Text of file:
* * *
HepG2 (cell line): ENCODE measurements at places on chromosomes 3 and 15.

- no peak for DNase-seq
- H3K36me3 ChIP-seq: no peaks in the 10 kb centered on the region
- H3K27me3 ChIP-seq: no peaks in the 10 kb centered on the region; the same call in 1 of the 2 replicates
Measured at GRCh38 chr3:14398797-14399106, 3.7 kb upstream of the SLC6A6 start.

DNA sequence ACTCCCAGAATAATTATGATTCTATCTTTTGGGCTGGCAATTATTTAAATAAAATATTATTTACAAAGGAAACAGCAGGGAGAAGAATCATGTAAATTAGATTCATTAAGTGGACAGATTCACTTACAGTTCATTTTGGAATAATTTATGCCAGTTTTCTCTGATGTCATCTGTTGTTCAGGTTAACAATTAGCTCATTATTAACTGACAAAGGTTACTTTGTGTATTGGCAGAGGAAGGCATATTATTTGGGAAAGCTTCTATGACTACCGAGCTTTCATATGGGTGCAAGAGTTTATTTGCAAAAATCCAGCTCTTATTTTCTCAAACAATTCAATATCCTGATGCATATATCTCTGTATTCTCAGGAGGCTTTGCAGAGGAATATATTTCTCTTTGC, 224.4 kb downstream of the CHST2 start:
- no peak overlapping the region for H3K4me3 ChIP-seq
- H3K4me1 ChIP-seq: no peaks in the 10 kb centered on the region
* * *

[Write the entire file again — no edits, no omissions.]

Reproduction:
HepG2 (cell line): ENCODE measurements at places on chromosomes 3 and 15.

- no peak for DNase-seq
- H3K36me3 ChIP-seq: no peaks in the 10 kb centered on the region
- H3K27me3 ChIP-seq: no peaks in the 10 kb centered on the region; the same call in 1 of the 2 replicates
Measured at GRCh38 chr3:14398797-14399106, 3.7 kb upstream of the SLC6A6 start.

DNA sequence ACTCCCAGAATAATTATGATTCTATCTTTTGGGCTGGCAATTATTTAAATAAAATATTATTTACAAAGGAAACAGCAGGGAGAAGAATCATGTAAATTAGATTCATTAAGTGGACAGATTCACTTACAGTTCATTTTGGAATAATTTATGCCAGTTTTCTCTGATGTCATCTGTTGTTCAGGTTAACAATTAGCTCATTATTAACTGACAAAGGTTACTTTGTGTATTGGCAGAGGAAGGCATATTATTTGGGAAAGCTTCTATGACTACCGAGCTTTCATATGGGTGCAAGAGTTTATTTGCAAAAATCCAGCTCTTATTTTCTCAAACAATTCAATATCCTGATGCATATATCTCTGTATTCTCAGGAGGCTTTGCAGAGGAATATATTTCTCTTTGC, 224.4 kb downstream of the CHST2 start:
- no peak overlapping the region for H3K4me3 ChIP-seq
- H3K4me1 ChIP-seq: no peaks in the 10 kb centered on the region